It’s still Dre Day, A.K. *#@$!
Two months ago, Nuforce’s BE6i lit a fire under my bum. Now I’m all: wireless, it burns us! It burns us! But there is still so much wrong with it, with Bluetooth DAC/amplifiers. Hiss can be solved in wireless earphones. Just make sure they’re not overly sensitive. And then there’s the space problem. Is there enough space for both a battery and a good audio circuit?
I’m still not convinced.
Bristling with discrete controls, Astell&Kern’s XB10 nails the source-agnostic interface. It slips into a coin pocket, and in my garden, manages a clean signal for up to ten metres. At the eleven or twelve mark, it jackhammers in and out of connection. I’ll try it on the crowded, signal-buzzing train in the next few weeks. Unfortunately, AK DAP Bluetooth sucks. I get up to about a metre with the AK70 and about the same with the Jr and AK100. Pass your hand between the XB10 and the AK70 and the signal might cut out. Which makes the XB10 an imperfect companion for AK’s own devices.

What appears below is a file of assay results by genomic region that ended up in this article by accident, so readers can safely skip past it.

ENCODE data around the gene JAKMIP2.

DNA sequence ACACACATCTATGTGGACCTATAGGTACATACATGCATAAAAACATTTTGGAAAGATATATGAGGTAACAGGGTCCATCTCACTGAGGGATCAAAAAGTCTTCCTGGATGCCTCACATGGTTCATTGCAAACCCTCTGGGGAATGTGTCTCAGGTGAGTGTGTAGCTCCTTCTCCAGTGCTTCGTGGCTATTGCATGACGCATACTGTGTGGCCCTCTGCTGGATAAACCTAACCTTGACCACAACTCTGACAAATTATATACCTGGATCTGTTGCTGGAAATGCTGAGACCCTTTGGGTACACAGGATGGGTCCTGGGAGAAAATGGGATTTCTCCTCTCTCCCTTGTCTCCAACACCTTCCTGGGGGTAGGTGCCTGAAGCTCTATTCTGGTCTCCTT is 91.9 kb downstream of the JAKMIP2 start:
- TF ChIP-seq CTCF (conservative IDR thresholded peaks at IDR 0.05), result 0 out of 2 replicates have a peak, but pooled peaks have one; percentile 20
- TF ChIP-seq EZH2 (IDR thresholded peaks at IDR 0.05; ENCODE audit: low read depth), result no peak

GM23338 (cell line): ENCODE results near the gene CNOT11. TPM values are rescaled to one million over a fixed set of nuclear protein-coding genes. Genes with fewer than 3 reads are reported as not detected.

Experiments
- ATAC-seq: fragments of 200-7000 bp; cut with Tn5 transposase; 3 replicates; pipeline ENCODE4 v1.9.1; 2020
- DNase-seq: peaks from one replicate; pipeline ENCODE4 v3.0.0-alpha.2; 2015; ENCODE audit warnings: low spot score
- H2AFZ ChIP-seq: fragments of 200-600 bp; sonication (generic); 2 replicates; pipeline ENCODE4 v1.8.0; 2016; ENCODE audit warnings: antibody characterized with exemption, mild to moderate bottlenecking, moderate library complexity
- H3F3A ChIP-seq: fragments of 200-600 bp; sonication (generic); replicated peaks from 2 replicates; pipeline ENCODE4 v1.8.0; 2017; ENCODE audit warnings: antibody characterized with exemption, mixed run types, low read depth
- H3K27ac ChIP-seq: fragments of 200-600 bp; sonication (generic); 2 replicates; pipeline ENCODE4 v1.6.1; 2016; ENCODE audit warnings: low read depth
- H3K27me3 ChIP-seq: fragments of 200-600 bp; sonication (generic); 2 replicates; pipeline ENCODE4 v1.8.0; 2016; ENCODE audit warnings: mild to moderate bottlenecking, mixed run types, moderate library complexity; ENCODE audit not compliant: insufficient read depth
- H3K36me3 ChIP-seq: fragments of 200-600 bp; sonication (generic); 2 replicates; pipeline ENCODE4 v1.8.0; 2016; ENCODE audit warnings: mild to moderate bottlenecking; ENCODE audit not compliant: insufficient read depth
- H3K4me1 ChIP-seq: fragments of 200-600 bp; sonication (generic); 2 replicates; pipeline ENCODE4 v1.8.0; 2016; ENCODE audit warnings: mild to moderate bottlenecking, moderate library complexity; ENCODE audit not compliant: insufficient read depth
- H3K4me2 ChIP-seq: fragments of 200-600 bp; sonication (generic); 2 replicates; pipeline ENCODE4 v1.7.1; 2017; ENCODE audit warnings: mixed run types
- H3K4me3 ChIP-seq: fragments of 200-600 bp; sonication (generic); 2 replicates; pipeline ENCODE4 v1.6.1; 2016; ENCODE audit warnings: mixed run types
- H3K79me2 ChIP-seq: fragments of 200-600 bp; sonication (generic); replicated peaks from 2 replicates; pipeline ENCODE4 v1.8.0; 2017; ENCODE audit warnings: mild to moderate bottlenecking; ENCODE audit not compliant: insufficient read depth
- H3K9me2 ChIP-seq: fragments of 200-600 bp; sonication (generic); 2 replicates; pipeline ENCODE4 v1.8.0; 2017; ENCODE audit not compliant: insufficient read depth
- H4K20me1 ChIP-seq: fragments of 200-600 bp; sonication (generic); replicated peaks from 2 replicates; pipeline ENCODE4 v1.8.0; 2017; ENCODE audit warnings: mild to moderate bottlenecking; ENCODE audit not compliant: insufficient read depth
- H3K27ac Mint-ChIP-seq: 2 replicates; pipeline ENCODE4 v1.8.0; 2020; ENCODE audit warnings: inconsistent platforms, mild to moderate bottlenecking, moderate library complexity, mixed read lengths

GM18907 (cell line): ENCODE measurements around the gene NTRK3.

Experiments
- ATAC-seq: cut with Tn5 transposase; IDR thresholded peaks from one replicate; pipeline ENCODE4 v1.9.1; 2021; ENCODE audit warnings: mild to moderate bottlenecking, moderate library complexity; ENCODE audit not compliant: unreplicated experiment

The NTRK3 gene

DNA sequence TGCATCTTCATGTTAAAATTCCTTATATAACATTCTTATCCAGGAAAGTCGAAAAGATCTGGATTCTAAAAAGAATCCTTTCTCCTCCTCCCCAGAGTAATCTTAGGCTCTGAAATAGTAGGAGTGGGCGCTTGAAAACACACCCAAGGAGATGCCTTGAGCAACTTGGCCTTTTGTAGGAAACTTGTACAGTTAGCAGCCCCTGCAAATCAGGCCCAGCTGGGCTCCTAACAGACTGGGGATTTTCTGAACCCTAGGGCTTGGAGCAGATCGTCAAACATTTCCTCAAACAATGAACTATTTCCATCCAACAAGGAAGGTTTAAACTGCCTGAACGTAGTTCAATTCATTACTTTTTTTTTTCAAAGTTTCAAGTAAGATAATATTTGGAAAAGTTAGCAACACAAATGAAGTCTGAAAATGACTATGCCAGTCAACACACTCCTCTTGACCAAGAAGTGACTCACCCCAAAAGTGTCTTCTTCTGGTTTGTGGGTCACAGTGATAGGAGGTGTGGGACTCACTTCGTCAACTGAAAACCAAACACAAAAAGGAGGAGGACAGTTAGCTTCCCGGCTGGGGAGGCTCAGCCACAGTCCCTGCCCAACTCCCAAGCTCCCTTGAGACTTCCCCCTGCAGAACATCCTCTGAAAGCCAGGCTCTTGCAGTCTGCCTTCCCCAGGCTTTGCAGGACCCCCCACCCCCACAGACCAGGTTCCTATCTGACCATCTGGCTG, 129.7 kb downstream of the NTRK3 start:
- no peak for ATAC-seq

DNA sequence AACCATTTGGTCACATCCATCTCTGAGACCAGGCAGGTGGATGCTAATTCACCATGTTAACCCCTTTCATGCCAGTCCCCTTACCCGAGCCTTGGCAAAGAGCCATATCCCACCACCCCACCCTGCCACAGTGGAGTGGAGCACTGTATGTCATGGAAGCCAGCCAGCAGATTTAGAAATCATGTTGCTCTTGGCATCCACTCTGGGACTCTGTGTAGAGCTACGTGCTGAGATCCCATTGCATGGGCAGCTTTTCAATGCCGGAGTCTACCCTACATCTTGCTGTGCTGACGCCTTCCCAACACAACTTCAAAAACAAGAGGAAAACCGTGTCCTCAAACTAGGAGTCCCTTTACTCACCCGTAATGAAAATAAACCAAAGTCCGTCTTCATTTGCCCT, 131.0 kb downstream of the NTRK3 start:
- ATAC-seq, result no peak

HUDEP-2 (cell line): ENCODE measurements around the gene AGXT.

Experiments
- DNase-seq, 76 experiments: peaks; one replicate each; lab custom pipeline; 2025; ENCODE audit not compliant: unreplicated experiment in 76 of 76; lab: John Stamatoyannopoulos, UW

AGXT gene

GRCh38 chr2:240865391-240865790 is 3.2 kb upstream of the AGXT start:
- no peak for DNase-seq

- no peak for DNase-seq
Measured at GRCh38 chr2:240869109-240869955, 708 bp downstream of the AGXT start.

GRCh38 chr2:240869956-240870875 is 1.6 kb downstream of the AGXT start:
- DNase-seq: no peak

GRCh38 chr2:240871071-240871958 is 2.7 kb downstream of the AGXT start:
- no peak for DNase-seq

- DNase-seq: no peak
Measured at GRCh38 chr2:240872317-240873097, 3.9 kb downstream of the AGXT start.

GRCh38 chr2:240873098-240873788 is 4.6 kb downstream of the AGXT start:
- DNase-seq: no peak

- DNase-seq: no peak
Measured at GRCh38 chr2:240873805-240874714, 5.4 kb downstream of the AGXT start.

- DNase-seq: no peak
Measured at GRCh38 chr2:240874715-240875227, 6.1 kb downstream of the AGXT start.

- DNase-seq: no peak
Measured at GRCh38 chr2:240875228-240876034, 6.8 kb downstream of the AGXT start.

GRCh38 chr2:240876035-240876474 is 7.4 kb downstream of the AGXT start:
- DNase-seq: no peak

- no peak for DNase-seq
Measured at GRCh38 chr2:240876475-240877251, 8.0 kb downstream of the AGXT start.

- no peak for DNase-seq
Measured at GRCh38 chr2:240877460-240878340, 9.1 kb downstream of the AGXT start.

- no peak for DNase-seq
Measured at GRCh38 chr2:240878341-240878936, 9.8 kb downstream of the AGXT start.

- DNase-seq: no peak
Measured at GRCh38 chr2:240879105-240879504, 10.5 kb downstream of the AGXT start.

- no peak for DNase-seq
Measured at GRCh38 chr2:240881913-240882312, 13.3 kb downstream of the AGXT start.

Perhaps Astell&Kern designed the XB10 for iPhones and other devices with strapped Bluetooth signals. It certainly does things they can’t. Of particular import is its balanced output. I’ve not had time to properly test it, but I’ve done preliminary hardware tests on its 3,5mm output. The skinny is that it holds signal under load as good, or better, than AK’s best DAPs. It hisses quite a bit more than is comfortable through sensitive earphones, and would probably fail most oscillator tests, but it sounds good and meaty. I’ll put it through hard, and significant paces in the next few weeks.
Don’t expect a Bluetooth device to cleave close to the performance you get from a DAP, or phone. But expect the XB10 to push forward the Bluetooth performance and expectation line.